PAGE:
Gotham has fallen. Scarecrow has united the Rogues Gallery of Batman’s villains, a feat the Joker’s anarchy prevented in the past. A year after Arkham City, the threat of toxic bombs planted across Gotham has seen the general population evacuated, with only the authorities and street gangs left. It’s this crisis that Batman is called upon to avert this time and… look, shall we just get the elephant in the room removed, here? The Batmobile works. It really works.
Arguably it’s the biggest change to the series so far. Sure, City introduced a sprawling open-world, but in many ways it was just a scaling up of Asylum’s island. To accommodate the Bats’ favourite mode of transportation, though, Gotham has been redesigned from the ground up. Streets are noticeably wider and there are fewer barricades. Rocksteady have been careful to make sure the ground level changes don’t impact the glide mechanic of previous entries, but the city is a lot more vertical this time around. It’s the best of both worlds.
Being Batman has always been about nailing that feeling of power, an unstoppable force that will overcome any challenge, and it’s a feeling that’s translated well to the Batmobile. Hold R2 and you just go, ploughing through fences, bollards, and even cars. The streets are littered with stuff to destroy, but hitting anything short of a building won’t slow you down, let alone stop you.
Slippery handling means that you’ll leave a whirlwind of destruction in your wake, and a power-slide allows you to make the sharpest of turns, powering up an afterburner at the same time for good measure. You’ll rarely have to stop, keeping that relentless momentum up is obviously one of the aims: you can suddenly decide to go vertical and eject into a glide, gaining height instantly. Tap L1 anywhere in the outside world meanwhile and the Batmobile will appear straight away.
It’s as much a weapon as a means of transportation, though. Switching to a strafing mode allows movement in any direction while facing forward, and gives you a Gatling gun and canon to help dispense with enemies (though it’ll only stun humans). If it’s nearby in combat it’ll help out automatically – that’s if the enemies don’t run away at the sight of it in the first place – and it can even be remote controlled to help out with the occasional puzzle.
Some mission types will demand using the Batmobile, from chasing down the Firefly as he burns his way across the city to destroying the tanks of the Arkham Knight. Perhaps best of what I played was one of the new Riddler racetracks. Underground tunnels converted by the Riddler, these see you complete three laps of a changing course, moving platforms in and out of your way with the tap of a button. A proper test, they’re a logical extension of the previous games’ Riddler trophies (which are still present in the game) now that the Batmobile is involved, and are even framed well within the narrative.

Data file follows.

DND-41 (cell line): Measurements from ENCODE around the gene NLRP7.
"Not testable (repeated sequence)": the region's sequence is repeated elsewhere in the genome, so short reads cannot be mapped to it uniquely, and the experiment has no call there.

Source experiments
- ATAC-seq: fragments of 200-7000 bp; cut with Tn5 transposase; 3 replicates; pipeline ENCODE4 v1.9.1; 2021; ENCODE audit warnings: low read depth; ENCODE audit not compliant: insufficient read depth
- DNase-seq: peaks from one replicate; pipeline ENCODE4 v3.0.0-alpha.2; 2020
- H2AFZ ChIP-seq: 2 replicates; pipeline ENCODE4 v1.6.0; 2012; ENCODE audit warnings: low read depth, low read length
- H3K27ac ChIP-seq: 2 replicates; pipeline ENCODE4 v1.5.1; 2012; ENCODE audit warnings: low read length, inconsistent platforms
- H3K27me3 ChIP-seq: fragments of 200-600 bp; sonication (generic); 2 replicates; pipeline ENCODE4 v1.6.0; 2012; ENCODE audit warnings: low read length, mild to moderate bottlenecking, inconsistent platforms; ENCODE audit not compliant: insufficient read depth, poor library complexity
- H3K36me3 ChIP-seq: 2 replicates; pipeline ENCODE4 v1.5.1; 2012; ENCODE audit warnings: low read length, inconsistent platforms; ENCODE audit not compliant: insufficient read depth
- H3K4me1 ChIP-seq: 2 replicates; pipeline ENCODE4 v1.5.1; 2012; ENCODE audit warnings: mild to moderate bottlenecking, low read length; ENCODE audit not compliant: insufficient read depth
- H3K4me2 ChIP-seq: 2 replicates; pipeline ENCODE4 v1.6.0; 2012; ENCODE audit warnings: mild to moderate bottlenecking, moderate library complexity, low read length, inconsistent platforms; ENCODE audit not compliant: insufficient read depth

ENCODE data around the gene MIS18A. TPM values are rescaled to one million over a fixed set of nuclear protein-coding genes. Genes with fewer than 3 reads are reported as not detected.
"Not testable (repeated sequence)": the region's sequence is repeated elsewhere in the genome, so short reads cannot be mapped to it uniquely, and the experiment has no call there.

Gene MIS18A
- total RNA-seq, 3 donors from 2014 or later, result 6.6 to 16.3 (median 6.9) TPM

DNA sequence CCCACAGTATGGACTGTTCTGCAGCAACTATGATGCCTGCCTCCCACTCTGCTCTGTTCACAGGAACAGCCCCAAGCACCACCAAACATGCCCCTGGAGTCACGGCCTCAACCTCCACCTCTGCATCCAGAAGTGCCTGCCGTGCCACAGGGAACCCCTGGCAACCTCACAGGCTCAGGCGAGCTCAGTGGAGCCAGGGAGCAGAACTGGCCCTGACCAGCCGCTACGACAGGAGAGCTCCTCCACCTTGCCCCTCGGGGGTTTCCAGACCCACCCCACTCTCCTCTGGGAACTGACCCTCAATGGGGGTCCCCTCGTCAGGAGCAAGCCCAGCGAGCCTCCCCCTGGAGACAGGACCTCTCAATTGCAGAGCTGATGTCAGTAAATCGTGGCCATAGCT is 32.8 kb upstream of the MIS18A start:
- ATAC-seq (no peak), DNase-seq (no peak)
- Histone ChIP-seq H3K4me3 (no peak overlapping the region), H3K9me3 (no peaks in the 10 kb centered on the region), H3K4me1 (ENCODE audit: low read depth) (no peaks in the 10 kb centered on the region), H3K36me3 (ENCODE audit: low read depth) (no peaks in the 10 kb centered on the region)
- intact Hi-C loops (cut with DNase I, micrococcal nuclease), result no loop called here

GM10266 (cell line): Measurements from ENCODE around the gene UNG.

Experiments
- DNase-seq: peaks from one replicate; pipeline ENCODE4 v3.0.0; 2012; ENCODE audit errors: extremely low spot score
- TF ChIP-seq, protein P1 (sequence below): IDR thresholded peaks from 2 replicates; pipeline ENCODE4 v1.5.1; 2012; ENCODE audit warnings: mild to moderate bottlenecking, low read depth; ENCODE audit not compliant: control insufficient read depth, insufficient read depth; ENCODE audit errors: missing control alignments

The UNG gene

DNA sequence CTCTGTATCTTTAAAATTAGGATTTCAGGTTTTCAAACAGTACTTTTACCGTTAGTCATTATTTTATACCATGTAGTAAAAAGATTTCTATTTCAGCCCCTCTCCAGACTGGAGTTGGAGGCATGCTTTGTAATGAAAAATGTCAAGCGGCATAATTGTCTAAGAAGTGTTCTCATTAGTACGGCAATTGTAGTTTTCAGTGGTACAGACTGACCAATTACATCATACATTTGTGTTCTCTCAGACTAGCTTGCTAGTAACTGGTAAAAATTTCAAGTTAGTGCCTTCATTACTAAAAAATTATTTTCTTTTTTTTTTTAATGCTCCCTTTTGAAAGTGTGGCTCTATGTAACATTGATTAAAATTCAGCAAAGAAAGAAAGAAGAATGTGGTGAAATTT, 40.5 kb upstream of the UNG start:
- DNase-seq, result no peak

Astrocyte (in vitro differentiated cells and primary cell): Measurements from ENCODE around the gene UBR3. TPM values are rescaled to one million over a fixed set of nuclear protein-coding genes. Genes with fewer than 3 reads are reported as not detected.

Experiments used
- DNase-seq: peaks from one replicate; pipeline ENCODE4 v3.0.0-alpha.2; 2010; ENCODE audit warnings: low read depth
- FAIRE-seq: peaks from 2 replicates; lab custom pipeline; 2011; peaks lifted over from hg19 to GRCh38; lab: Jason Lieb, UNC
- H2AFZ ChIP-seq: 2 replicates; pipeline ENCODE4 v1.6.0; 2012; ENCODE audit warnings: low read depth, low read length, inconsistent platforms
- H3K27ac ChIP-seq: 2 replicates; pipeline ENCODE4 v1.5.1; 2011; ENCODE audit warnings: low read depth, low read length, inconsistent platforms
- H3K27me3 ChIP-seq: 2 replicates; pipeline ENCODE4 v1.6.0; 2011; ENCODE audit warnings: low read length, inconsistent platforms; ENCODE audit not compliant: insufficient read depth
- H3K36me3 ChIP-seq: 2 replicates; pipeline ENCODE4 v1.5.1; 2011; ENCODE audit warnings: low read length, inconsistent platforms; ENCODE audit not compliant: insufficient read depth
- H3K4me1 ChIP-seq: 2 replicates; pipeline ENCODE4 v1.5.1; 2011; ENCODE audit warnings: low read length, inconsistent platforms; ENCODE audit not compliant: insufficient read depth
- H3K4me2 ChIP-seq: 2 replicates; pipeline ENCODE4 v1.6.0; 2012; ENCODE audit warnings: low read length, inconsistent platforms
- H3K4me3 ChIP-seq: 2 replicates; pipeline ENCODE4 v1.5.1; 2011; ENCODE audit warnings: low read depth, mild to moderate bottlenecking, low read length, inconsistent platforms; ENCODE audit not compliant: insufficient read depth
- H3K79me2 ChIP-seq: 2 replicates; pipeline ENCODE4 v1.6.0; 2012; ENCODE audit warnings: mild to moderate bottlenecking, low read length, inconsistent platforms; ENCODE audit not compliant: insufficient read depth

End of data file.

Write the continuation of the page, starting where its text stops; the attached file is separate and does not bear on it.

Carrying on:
Another mission I got my hands on showed off Arkham Knight’s other headline feature, Dual Play. This sees Batman team up with an ally for the occasional fight, and allows free switching between the two with a press of L1. My hands-on was with Nightwing (though Robin and Catwoman are also confirmed) as he and the Dark Knight took out one of the Penguin’s weapon caches. In combat, the one you aren’t controlling will be taken over by the AI, switch at the right time and you’ll do some pretty cool looking dual takedowns. The scene wasn’t long enough to work out whether Nightwing felt substantially different from Batman, but it certainly mixes up the combat a little bit. Fights in general are a little more chaotic, with a lot more enemies on screen, but the returning combat system – honed now from three games – looks like it can handle it.
Things look on track presentation-wise too. Despite the wider streets, the city still looks dark and oppressive, with flashes of colour coming from neon signs or fires. There are fantastic seamless transitions between indoor and outdoor locations, too. One mission I played had me go into a building, open the roof shutters over the main hall then go back outside and drop through them, without a loading screen disguised as Batman going through a door in a very certain way. Rocksteady have promised this will continue across the game, and hopefully they’re right.
Likewise, the open-world appears to be full of things to do. Missions are selected from a radial wheel, with an icon for the main villain your chasing in each one as well as a percentage showing how far along that arc you are. From the look of it then you’ll have multiple objectives on the go at the same time – though I believe the section I played was put together especially for this demo. That, alongside the various Riddler trophies, racetracks, bombs to defuse, and people to save means that there will always be something to do.
I was concerned when Arkham Knight was announced. Asylum’s tight corridors had already made way for an open-world that felt a little sparse in City (with Knight’s world at least three times bigger than that), and with a focus seemingly on the Batmobile I wasn’t entirely sure what to expect. If Rocksteady can fill it with enough things to do and keep making good use of the Batmobile, then this could be the best Batman game yet, and a fitting conclusion to the Dark Knight’s story.
Read our interview with Gaz Deaves.